As a non-limiting example, FIG. 1 illustrates a schematic view of a duplex LC fiber optic connector 10 as a connector component. The duplex LC fiber optic connector 10 provides one or more optical ferrules 12 carrying one or more optical fibers from a fiber optic cable 14. The duplex LC fiber optic connector 10 includes a manually-actuated latch 16 disposed in the a body 18 of the duplex LC fiber optic connector 10 that can be actuated by a technician by pressing down on a latch engager 20, which in turn applies a force on the manually-actuated latch 16. When the manually-actuated latch 16 is lowered, a protrusion 22 disposed in the manually-actuated latch 16 is lowered and allowed to clear a complementary protrusion in an adapter component (not shown) to affect a latching mechanism to allow the body 18 the duplex LC fiber optic connector 10 to be inserted and mated with the adapter connector (not shown) to establish a connection.

Release of the manually-actuated latch 16 will cause the protrusion 22 to raise and prevent demating of the body 18 of the duplex LC fiber optic connector 10 from the adapter connector. If it is desired to disengage or demate the duplex LC fiber optic connector 10 from an established connection to an adapter connector, the technician actuates the manually-actuated latch 16 in the same manner to clear the protrusion 22 from a complementary protrusion in the adapter connector to affect the manually-actuated latch 16 to allow the body 18 to be demated from the adapter component.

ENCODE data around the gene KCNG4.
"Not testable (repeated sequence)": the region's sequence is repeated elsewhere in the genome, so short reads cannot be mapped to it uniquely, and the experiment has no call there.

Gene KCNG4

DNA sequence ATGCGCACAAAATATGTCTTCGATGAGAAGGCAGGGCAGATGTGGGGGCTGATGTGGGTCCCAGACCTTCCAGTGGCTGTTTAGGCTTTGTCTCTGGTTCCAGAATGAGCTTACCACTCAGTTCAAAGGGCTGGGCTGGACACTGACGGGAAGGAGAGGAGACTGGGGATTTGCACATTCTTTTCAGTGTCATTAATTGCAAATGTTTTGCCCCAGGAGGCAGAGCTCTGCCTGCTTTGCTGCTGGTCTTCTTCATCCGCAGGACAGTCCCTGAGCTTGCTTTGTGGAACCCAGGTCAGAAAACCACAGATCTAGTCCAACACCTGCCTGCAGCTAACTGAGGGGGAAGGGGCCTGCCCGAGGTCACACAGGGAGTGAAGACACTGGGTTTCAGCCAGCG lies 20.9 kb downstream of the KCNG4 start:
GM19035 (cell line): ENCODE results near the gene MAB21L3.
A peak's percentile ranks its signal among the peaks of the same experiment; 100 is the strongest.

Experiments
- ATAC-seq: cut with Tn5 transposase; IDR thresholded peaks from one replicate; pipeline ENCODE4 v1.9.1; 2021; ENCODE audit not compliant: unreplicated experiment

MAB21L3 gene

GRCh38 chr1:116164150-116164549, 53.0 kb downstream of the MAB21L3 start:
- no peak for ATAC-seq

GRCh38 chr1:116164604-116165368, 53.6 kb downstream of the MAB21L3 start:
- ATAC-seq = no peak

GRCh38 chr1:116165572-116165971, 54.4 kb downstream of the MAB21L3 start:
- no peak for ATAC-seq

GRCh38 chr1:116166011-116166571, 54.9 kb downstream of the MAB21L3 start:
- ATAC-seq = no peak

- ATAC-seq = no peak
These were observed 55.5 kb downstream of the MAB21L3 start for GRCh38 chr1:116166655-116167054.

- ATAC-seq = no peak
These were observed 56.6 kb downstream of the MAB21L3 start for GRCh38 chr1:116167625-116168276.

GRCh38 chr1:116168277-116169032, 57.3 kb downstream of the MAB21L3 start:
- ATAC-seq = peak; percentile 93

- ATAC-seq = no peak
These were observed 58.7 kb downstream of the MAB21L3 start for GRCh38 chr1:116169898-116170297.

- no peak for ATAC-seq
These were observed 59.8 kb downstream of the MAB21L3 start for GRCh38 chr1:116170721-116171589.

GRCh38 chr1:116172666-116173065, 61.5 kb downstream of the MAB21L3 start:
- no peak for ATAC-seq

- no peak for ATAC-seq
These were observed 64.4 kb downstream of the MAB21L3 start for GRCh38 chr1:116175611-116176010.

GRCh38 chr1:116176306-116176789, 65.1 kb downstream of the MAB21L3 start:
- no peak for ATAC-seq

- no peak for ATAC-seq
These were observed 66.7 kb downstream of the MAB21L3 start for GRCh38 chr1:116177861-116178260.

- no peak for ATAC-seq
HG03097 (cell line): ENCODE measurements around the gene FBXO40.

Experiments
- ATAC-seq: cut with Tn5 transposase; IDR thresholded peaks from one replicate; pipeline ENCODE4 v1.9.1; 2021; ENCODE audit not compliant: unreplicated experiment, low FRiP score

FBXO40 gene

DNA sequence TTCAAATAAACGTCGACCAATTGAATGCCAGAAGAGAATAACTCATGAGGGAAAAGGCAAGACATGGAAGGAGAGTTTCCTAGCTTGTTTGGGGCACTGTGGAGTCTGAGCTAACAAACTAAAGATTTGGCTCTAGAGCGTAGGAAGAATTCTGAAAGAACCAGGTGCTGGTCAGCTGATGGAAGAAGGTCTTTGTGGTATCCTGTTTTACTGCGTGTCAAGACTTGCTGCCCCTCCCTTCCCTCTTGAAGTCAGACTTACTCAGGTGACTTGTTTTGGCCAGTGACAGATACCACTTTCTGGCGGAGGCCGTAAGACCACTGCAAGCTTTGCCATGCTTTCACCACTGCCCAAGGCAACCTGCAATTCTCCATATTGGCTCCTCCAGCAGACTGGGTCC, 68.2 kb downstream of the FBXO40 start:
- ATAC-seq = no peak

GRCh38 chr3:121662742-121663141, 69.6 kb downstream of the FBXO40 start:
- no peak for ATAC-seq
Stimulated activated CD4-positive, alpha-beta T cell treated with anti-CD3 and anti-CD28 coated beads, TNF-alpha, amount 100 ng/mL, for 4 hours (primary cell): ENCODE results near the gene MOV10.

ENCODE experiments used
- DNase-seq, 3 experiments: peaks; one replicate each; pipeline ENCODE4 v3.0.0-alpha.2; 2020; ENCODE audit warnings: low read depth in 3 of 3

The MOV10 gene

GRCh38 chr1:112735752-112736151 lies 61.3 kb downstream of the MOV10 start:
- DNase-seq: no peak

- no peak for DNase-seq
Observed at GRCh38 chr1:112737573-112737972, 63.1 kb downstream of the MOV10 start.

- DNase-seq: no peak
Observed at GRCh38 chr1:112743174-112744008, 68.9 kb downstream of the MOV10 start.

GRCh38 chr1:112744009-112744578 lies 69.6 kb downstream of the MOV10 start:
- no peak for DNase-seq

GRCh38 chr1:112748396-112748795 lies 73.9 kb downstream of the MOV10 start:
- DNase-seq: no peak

Thus, in the connector example of FIG. 1, the technician is in control of whether the duplex LC fiber optic connector 10 can be mated with an adapter component based on control of engagement of the manually-actuated latch 16. If the technician connects the duplex LC fiber optic connector 10 to the incorrect adapter component, an incorrect connection may be established. For example, if the connection is a communication connection, communications may be established through the duplex LC fiber optic connector 10 that are not desired. Such could, for example, direct communications intended for one device or party to another incorrectly and comprise privacy issues as well. Further, if a technician engages the manually-actuated latch 16 to demate the body 18 of the duplex LC fiber optic connector 10 from the adapter component, the connection is broken. If the technician incorrectly disconnects the duplex LC fiber optic connector 10, a connection may be broken that is not desired or intended to be broken. Such may disrupt a desired connection unintentionally. For example, if the connection is a communication connection, communications will be cut off through the duplex LC fiber optic connector 10.